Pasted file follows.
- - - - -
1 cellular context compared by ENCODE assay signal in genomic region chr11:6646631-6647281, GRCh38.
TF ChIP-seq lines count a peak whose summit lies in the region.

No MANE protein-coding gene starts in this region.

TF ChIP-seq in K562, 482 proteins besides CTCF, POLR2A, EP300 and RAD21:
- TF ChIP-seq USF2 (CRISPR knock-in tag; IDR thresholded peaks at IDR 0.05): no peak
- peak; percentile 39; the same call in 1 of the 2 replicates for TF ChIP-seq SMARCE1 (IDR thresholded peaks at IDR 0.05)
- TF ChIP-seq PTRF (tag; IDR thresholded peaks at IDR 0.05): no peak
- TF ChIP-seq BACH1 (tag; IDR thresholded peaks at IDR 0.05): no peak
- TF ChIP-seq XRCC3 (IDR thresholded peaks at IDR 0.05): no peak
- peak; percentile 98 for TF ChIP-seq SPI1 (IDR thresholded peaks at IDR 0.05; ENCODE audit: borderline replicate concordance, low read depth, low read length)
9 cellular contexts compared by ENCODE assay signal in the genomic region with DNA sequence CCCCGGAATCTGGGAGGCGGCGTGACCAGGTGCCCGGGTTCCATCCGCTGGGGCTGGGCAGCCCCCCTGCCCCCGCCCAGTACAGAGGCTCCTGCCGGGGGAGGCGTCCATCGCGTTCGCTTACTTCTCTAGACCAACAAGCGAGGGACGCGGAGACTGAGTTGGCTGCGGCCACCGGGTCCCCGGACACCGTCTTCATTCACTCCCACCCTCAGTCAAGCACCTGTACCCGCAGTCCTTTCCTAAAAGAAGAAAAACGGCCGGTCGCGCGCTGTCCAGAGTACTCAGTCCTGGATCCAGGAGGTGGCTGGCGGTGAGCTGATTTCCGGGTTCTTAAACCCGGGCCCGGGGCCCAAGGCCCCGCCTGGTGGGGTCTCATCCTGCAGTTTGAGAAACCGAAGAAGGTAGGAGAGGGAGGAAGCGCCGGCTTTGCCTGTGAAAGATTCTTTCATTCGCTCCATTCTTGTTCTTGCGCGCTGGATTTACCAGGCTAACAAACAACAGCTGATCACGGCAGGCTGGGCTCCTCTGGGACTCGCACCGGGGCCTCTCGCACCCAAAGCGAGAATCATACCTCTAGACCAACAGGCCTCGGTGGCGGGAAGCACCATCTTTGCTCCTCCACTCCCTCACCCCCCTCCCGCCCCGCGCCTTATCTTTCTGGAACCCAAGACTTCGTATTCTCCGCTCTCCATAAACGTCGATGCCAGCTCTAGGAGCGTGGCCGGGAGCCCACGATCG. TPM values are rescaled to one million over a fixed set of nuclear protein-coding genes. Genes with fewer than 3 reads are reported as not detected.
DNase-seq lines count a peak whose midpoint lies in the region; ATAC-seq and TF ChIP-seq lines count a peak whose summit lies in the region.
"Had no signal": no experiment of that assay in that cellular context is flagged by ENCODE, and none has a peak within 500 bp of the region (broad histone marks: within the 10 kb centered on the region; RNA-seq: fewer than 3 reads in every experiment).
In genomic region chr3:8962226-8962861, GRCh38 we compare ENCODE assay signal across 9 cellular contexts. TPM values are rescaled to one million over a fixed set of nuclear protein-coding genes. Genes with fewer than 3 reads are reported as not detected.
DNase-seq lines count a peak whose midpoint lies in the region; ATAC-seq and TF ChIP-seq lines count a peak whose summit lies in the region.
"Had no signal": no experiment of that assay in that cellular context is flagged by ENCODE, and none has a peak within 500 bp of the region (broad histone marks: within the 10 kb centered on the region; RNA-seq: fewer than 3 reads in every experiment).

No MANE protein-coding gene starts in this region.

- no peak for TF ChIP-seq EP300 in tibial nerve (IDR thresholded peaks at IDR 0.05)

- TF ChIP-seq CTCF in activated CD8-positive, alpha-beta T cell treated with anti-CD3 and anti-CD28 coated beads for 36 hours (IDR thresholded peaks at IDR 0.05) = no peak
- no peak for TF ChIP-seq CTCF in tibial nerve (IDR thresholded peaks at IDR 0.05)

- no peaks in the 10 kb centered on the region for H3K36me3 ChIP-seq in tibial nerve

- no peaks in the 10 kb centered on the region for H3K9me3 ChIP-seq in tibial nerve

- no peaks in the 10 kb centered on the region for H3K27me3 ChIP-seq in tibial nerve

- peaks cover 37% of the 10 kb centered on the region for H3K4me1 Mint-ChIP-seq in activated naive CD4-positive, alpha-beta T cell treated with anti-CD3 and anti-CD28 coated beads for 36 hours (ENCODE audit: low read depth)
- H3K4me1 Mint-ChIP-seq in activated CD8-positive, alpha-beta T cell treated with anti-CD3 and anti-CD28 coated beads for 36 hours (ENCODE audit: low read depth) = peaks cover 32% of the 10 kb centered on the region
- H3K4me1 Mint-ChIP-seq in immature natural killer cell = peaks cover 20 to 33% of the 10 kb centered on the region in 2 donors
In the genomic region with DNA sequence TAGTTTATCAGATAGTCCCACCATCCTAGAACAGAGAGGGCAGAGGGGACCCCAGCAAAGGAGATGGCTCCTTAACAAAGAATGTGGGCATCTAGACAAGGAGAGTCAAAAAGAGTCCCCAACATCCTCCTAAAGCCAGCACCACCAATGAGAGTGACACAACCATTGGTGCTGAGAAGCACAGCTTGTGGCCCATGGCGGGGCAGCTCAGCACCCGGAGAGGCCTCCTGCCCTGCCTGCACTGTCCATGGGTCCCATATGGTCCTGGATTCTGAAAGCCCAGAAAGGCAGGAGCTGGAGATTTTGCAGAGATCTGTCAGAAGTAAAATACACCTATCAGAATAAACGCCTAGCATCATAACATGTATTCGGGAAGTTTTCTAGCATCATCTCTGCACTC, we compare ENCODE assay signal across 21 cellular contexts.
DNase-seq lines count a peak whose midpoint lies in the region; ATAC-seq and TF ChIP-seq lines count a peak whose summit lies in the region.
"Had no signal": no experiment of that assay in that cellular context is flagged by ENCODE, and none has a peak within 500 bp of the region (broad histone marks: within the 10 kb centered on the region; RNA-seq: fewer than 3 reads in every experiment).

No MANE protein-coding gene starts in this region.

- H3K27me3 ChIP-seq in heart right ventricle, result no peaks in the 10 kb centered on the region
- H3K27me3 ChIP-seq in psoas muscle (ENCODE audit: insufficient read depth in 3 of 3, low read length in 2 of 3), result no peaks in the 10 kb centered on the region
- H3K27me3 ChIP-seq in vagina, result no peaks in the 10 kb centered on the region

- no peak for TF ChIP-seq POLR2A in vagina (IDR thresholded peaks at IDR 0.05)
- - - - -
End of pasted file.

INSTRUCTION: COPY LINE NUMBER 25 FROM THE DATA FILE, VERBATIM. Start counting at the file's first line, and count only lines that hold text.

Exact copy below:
- H3K4me1 Mint-ChIP-seq in activated CD8-positive, alpha-beta T cell treated with anti-CD3 and anti-CD28 coated beads for 36 hours (ENCODE audit: low read depth) = peaks cover 32% of the 10 kb centered on the region